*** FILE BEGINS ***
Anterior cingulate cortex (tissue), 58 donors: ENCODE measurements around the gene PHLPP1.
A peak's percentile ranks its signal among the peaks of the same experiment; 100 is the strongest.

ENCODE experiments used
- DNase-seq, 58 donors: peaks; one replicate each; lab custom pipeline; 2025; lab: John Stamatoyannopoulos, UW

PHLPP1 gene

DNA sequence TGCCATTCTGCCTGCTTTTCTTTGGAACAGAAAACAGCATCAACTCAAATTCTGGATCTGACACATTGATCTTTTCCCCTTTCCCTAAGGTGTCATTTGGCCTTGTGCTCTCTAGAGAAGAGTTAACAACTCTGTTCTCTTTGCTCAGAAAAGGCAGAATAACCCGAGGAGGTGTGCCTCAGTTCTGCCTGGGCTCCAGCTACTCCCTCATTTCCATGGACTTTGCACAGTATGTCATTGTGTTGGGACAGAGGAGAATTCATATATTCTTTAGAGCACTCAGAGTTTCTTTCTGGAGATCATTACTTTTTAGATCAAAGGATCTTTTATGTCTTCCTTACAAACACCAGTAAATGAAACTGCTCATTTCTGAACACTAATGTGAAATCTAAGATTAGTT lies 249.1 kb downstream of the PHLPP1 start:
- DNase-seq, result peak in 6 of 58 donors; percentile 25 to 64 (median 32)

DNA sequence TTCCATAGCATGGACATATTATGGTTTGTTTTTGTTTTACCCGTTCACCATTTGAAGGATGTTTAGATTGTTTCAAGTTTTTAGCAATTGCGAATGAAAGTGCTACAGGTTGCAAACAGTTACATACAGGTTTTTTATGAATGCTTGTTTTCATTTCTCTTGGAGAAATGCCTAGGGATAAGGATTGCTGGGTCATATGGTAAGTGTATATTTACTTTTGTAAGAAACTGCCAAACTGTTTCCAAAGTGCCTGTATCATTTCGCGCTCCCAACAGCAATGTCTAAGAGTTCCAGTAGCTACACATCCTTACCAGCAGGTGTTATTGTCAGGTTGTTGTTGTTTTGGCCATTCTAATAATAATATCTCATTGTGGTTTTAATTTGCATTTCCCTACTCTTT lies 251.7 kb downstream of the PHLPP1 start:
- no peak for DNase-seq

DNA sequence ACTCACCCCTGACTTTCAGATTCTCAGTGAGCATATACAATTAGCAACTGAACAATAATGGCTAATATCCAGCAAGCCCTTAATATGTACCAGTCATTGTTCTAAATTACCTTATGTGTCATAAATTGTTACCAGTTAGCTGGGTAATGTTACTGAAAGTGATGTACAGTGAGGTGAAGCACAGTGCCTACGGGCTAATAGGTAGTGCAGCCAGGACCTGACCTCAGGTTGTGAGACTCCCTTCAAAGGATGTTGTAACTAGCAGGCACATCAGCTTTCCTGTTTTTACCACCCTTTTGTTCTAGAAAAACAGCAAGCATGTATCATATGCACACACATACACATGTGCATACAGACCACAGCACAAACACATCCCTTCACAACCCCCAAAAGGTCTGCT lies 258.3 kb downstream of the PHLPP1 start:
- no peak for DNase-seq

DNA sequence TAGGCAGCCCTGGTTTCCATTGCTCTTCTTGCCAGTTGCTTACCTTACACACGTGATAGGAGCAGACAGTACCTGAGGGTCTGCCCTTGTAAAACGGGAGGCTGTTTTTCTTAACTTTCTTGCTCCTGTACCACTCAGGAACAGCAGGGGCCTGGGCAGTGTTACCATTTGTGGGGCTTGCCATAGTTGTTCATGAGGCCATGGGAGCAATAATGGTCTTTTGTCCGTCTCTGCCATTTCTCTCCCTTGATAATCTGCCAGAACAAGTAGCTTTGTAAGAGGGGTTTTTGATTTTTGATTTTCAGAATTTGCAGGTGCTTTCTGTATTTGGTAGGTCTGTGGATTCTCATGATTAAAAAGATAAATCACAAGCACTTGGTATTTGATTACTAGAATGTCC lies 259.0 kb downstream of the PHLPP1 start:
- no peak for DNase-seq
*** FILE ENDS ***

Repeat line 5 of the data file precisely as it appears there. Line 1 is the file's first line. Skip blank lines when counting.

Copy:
PHLPP1 gene